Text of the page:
Solar Power: A Rant

I still hear folks that are looking at land say, “There is no power available and solar is so expensive and unreliable.” I just have to say Horse Pucky!

We have been living off-grid using photovoltaics (PV) for close to 40 years now. When we originally started our solar system, PV was selling new for $5 a watt (price per watt is a way to compare apples to apples), which was right after I graduated from Colorado Mountain Collages Solar Retrofit Program in 1987.  That was also the year the Reagan administration dropped the tax credits for solar systems.  So after graduation as I was out looking for work, all the solar companies were going out of business (not that I endorse the government subsidizing any industry.  I am a firm believer that if a business can not stand on its own, then it should sit down and re-think what it is doing).

All the over-priced solar hot water systems also crashed quickly.  They were costing around $20-30,000 to replace a hot water heater that would cost less then a $1000 a year, which made no sense and they where inherently unreliable and in need of expensive repairs. Solar electric at those prices made no sense either to try and supplement your electric bill while on the grid.  But with the price of bringing in poles (such as $10,000 a pole) solar electric quickly become the more affordable choice for those living off the grid/rurally. But still, building a system at $5 a watt was expensive and required a conservative use of electricity for things that created larger loads, such as propance refrigeration being used instead of an electric fridge. We had many a Servel gas fridge over the years, usually they worked well, with no moving parts to wear out. But if they sprung a leak your whole house would be filled quickly with ammonia.

Not being able to find a real J.O.B in solar, and after building off-grid in Colorado, I started offering my knowledge to the public and often my neighbors. Most of them were excited at my proposals, and would usually reply, “Can you put me something together for around $500?” So I searched and found a source of some used panels for $3.50 a watt.  They came as a set of three, so that was 110 watts for $385.  Then I would get two golf cart batteries that were about $65 back then, a controller for about $30, then I would go to the local junkyard and pull wire out of their wire heap and pay for it by the pound to wire it all together. That whole system was right at $500 with zero profit. (actually I think I made something on the panels and controller).  I still have two sets of these 50 year old panels hooked up to the RV we are staying in for now and they still work.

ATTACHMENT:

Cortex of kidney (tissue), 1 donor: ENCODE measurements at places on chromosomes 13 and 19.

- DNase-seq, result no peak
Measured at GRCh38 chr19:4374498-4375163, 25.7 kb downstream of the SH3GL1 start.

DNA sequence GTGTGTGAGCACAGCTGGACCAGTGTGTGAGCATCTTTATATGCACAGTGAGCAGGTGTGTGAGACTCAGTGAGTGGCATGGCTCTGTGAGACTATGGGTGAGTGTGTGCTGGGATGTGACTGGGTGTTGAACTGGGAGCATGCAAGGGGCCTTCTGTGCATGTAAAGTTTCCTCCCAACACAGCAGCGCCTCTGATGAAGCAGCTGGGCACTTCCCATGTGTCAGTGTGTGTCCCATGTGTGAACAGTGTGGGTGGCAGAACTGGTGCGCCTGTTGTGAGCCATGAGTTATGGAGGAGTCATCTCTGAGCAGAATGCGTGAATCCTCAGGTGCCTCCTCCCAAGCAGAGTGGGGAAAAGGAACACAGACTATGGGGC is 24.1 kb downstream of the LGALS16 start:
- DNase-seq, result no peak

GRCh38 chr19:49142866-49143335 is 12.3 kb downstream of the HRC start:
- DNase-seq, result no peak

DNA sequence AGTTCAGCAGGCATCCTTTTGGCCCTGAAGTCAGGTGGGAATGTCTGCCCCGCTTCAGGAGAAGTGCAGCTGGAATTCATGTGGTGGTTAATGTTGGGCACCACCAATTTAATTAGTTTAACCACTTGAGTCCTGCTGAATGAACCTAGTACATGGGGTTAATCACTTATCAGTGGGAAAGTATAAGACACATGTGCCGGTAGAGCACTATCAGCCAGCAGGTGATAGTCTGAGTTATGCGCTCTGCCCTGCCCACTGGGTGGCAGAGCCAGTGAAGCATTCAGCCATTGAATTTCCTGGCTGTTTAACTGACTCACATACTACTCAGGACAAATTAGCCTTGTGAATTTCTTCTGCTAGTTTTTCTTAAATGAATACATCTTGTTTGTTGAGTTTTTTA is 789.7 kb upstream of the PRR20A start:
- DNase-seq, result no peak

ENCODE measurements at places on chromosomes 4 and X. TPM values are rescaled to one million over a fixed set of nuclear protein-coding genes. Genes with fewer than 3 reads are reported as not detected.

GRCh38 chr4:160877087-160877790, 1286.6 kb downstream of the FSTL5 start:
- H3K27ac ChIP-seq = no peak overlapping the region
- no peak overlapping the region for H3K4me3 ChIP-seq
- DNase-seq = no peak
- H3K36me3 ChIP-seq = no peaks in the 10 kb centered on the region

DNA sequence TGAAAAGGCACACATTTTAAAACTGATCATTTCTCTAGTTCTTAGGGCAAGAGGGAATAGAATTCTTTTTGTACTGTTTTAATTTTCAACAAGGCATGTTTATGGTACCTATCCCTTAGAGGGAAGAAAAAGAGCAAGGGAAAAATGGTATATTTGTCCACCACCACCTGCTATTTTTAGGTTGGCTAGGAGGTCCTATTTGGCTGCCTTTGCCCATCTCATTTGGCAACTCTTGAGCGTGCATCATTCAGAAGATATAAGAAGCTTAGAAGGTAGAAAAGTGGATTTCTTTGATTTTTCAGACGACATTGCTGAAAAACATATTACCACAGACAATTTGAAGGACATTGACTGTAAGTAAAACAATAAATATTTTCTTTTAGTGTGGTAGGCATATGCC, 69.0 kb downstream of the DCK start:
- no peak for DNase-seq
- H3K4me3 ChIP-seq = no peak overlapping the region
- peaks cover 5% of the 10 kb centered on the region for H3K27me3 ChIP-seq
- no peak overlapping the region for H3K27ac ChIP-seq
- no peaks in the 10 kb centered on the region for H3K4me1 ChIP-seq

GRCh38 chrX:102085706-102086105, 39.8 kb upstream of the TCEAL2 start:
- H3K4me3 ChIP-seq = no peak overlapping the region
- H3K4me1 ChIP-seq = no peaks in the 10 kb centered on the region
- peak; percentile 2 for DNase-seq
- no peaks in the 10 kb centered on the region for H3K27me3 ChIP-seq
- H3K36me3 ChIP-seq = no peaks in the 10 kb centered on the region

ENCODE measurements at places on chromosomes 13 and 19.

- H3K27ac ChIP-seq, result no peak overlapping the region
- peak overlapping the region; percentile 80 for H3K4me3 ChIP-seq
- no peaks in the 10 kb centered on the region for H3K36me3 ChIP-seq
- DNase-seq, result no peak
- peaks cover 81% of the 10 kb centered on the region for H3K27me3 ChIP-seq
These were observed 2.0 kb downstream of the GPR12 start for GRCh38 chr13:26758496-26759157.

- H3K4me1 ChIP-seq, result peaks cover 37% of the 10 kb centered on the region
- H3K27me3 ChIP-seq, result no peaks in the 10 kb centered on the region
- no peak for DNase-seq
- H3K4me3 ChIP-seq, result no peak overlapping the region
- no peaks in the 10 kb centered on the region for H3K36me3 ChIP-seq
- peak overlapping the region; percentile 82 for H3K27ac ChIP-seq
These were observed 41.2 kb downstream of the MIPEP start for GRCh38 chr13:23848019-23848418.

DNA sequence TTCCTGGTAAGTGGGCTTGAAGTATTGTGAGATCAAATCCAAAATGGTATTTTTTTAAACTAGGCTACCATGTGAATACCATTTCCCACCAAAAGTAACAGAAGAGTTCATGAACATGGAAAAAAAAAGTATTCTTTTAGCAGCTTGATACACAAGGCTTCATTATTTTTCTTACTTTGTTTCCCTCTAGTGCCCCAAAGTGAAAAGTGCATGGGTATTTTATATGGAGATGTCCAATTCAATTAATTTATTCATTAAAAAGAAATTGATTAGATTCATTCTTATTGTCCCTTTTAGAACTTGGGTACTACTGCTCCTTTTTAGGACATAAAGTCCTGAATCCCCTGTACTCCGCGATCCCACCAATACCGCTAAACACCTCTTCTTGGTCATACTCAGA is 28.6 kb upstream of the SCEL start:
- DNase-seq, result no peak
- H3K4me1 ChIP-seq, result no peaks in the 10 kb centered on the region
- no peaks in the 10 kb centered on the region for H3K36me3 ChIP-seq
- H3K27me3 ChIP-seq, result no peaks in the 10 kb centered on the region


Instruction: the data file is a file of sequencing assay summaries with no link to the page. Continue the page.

So anyway, early 1990s while we are building our place in Colorado, $3.50 a watt was the screaming deal.  30 years later we decide on a big change in our lives, not to on-the-grid (heck no!), but now off grid in Cochise County, Arizona.  But our first need was to put a pump down the well on our property and we needed some solar to power it.  When we ordered some brand new panels in 2018 they were only $1.25 a watt,which I thought was a lot better deal than it used to be. So we get moved down and started our dream hyper-adobe home and I saw a Craigslist ad for some used solar panels that worked out to be only $0.30 a watt and then just last year (2022) my buddy buys some brand new Canadian solar panels for $0.35 a watt, delivered! I have heard of some folks finding used panels for $0.15 a watt. Wow, that’s cheap!

So actual solar panels are dirt cheap and what I am seeing now is the state of the art lithium batteries are really on a down curve on price, and used Tesla sort of car batteries are really cheap with a lot of life left in them. Hardware, such as inverters, controllers, switches and controls are not only becoming more affordable and reliable, but also plug-and-play, which makes the whole installation more DIY, or at least labor saving if you pay for their installation.

So what I am saying is the days of scrimping and saving the watts that you use are mostly over, as I am sitting here in the comfort of a solar-powered mini-split conditioned living space. Whew, think I will go and grab me a beer from the full on electric fridge, and then maybe a hot shower from an electric hot water heater. Let me know if I can help you with you move to the Grid Free World, it is great to be your own power producer.

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